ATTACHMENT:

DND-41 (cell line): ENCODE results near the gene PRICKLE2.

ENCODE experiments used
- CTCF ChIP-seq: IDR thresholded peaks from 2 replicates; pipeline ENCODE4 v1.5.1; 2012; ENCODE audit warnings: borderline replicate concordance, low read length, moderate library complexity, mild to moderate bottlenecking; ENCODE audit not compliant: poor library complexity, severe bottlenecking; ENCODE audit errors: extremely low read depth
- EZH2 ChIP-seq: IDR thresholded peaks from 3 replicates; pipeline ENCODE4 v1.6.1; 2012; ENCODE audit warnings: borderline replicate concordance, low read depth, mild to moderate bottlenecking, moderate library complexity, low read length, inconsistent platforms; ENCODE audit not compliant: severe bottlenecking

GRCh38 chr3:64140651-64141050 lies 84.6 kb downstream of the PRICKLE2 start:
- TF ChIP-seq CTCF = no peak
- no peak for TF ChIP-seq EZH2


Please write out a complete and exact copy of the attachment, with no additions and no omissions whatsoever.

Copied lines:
DND-41 (cell line): ENCODE results near the gene PRICKLE2.

ENCODE experiments used
- CTCF ChIP-seq: IDR thresholded peaks from 2 replicates; pipeline ENCODE4 v1.5.1; 2012; ENCODE audit warnings: borderline replicate concordance, low read length, moderate library complexity, mild to moderate bottlenecking; ENCODE audit not compliant: poor library complexity, severe bottlenecking; ENCODE audit errors: extremely low read depth
- EZH2 ChIP-seq: IDR thresholded peaks from 3 replicates; pipeline ENCODE4 v1.6.1; 2012; ENCODE audit warnings: borderline replicate concordance, low read depth, mild to moderate bottlenecking, moderate library complexity, low read length, inconsistent platforms; ENCODE audit not compliant: severe bottlenecking

GRCh38 chr3:64140651-64141050 lies 84.6 kb downstream of the PRICKLE2 start:
- TF ChIP-seq CTCF = no peak
- no peak for TF ChIP-seq EZH2